Fear blisters through this town like a fever…
When Teddy Colne arrives in the small town of Rye, he believes he will be able to settle down and leave his past behind him. Little does he know that fear blisters through the streets like a fever. The locals tell him to stay away from an establishment known only as Berry & Vincent, that those who rub too closely to its proprietor risk a bad end.
Despite their warnings, Teddy is desperate to understand why Rye has come to fear this one man, and to see what really hides behind the doors of his shop.
Ada moved to Rye with her young son to escape a damaged childhood and years of never fitting in, but she’s lonely, and ostracised by the community.
Ada is ripe for affection and friendship, and everyone knows it. As old secrets bleed out into this town, so too will a mystery about a family
who vanished fifty years earlier, and a community living on a knife-edge.
Teddy looks for answers, thinking he is safe, but some truths are better left undisturbed, and his past will find him here, just as it always has. And before long, it will find Ada too
Oh Ronnie what did you do? You made me distinctly uncomfortable and unsettled, I hated the opening of the door into the shop, the window with its ghoulish exhibits. Yet from first page to the last page I just could not put So Pretty down.
Your characters were sublime. Ada, so desperately lonely, so devoted to her little boy, estranged from her family, vulnerability oozed from within.
Teddy, another loner, a perpetual nomad, forever fleeing a past that never seemed to leave him behind.
I could never forget Turners other character Mr Vincent the owner of that shop, the shop that all avoided, that burst at the seems with curio that frightened and delighted. His silent, watchful presence rattled your nerves, his eyes like exocet missiles that bored into your very being.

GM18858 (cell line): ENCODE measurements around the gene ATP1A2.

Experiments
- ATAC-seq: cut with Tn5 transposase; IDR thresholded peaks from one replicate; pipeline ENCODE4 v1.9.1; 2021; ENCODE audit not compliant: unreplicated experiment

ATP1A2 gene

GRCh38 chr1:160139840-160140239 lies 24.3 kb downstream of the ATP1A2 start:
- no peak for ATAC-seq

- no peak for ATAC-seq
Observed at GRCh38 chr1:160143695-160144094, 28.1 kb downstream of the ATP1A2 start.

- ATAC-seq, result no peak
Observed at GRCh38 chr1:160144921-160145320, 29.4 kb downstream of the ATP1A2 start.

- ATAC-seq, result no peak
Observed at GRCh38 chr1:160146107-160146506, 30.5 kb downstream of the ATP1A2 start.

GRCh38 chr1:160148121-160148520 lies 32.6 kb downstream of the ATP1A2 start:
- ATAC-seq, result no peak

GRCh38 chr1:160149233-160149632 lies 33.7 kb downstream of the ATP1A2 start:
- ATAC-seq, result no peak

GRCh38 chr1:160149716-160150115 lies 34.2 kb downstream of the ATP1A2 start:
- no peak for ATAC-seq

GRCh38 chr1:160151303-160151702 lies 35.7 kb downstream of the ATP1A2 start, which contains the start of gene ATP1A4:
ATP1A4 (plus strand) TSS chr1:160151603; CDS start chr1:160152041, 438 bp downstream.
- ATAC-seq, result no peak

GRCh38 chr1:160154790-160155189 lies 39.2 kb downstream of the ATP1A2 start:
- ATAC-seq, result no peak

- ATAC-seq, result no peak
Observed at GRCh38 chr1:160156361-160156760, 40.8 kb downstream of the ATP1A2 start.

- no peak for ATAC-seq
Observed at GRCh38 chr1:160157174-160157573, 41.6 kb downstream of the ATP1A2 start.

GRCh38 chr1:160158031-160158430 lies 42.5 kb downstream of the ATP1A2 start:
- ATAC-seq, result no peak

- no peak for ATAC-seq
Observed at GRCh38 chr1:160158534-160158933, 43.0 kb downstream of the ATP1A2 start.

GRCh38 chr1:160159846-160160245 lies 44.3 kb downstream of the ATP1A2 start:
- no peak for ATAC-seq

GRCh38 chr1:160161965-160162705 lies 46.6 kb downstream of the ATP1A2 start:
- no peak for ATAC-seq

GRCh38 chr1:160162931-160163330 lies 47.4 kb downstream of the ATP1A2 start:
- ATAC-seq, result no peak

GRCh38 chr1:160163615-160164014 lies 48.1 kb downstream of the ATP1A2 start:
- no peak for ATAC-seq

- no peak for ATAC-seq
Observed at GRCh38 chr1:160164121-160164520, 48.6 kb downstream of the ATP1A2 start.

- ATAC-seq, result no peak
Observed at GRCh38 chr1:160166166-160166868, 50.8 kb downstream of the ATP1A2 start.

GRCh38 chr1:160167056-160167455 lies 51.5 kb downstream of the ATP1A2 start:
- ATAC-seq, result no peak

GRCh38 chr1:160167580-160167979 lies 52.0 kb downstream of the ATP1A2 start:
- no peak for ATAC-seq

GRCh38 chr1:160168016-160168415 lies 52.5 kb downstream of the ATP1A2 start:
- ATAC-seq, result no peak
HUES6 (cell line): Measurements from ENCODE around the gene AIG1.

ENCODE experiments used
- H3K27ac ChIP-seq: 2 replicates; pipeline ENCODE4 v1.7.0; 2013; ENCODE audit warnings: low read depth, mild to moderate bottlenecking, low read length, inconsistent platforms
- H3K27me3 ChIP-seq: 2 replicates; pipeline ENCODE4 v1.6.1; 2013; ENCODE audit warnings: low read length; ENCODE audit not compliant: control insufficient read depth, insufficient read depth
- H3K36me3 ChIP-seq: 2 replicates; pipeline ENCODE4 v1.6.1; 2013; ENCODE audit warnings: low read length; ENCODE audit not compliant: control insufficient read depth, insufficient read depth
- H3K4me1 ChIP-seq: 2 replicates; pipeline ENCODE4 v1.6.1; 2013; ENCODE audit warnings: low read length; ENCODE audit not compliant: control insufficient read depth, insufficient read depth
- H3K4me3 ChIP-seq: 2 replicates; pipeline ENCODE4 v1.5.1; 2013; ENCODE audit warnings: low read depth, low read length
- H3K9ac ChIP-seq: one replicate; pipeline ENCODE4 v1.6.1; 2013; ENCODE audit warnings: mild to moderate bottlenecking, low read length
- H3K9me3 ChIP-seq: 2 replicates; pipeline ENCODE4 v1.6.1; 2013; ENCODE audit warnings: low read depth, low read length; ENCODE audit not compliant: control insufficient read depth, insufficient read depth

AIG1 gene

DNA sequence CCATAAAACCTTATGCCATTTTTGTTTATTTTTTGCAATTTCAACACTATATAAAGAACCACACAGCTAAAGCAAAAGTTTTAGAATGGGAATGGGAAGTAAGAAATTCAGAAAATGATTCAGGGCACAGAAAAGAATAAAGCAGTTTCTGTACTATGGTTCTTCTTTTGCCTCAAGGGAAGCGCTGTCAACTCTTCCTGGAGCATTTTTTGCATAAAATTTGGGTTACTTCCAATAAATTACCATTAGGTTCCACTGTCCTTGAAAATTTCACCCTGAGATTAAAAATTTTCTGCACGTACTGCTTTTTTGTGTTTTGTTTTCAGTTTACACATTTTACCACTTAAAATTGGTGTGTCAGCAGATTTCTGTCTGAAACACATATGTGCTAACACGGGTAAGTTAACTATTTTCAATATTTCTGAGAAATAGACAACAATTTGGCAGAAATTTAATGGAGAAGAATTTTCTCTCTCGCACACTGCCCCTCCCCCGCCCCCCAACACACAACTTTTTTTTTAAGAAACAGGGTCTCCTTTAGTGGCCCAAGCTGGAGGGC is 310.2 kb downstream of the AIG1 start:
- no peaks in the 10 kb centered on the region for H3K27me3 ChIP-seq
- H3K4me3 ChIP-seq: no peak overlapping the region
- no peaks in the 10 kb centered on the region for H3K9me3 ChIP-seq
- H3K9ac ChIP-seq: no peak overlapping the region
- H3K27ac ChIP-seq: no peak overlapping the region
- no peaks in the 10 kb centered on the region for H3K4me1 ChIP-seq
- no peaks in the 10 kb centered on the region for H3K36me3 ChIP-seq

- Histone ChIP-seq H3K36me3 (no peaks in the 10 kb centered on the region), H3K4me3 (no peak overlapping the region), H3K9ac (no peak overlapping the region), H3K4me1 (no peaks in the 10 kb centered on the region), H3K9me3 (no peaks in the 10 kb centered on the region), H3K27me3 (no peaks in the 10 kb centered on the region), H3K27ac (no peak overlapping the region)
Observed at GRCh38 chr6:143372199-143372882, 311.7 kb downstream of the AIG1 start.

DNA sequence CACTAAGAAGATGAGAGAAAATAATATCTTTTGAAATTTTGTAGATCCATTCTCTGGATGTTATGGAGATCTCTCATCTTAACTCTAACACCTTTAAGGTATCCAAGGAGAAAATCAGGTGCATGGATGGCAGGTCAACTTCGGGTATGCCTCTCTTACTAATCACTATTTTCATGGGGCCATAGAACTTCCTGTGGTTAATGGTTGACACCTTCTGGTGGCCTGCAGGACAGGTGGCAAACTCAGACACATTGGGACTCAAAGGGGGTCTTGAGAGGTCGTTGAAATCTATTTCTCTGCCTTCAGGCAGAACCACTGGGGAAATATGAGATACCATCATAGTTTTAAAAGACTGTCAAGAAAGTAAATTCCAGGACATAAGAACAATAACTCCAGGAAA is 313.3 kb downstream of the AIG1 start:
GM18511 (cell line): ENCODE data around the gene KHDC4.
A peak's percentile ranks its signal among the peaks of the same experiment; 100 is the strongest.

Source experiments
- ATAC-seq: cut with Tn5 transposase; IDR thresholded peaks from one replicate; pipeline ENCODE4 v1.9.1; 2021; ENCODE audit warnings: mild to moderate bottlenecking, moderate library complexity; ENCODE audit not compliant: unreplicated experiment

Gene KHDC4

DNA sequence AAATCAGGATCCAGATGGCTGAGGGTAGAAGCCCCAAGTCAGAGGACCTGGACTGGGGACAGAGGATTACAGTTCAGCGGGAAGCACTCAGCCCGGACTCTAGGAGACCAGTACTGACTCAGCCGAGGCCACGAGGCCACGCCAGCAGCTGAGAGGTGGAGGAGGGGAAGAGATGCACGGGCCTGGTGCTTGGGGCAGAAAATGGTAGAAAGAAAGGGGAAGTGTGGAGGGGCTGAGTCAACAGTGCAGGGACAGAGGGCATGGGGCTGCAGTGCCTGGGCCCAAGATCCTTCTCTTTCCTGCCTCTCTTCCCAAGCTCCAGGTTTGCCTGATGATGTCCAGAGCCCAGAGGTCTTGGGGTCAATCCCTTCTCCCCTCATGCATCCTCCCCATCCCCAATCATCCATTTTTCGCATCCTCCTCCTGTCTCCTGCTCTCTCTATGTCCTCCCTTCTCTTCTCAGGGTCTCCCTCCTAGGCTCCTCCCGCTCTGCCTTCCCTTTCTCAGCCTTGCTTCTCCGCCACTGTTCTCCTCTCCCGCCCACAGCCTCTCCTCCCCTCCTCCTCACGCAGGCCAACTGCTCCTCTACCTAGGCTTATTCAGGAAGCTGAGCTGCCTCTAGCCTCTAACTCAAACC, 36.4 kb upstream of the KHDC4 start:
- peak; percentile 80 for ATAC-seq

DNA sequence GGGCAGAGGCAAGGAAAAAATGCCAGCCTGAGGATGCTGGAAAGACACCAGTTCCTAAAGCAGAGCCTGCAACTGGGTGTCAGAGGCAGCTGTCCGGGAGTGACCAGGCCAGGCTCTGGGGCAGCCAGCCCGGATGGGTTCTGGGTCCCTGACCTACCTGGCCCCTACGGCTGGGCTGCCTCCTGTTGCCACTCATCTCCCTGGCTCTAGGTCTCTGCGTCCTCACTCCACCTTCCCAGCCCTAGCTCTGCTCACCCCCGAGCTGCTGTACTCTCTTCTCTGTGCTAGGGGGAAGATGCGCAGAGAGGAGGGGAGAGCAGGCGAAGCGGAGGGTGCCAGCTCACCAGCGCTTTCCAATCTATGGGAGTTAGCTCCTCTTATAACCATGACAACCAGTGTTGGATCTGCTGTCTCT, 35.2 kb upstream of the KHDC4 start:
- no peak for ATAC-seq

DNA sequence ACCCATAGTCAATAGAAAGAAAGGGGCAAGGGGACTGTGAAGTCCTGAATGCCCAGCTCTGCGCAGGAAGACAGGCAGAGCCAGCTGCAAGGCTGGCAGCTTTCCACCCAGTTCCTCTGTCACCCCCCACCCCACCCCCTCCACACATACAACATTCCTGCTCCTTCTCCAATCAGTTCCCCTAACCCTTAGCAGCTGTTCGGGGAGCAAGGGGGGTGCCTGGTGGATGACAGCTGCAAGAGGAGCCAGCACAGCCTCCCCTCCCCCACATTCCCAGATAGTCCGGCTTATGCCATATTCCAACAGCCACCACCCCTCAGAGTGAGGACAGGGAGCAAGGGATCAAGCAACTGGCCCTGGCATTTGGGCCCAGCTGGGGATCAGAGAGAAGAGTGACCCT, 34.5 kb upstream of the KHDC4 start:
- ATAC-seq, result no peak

Vincent and Teddy’s relationship was like watching a chess game as they worked each other out, the power struggle intense and at times frightening. But it was the relationship between Teddy and Ada that was Turner’s triumph, two young people looking for a meaningful connection. That connection was so lovely to read as Teddy embraced Ada and her young son, until Turner wove in some subtle changes, assumptions were made and those connections taken to the extreme.
The narrative became dark and oppressive, the imagery dangerous and you felt chills down your spine as each fought the other for power, for escape.
This was a novel that encompassed so much, from child abuse, murder, to the complexities of human psychology and what passes from parent to child. The effect of actions in a small community, the regrets of those that could have helped but didn’t left a lasting mark.
For all its darkness there were lighter moments, glimpses of hope and reconciliation. I may have felt like I had been through a nerve rattling wringer but my goodness I knew what a superb novel I had just read.
Well done and congratulations Ronnie Turner.
I would like to thank Orenda Books for a copy of So Pretty to read and review and to Random Things Tours for inviting My Bookish Blogspot to participate in the blogtour.
About the author
Ronnie Turner grew up in Cornwall, the youngest in a large family. At an early age, she discovered a love of literature and dreamed of being a published author.
Ronnie now lives in the South West with her family and three dogs. In her spare
time, she reviews books on her blog and enjoys long walks on the coast. Ronnie isa Waterstones Senior Bookseller and a barista, and her youth belies her
exceptional, highly unusual talent.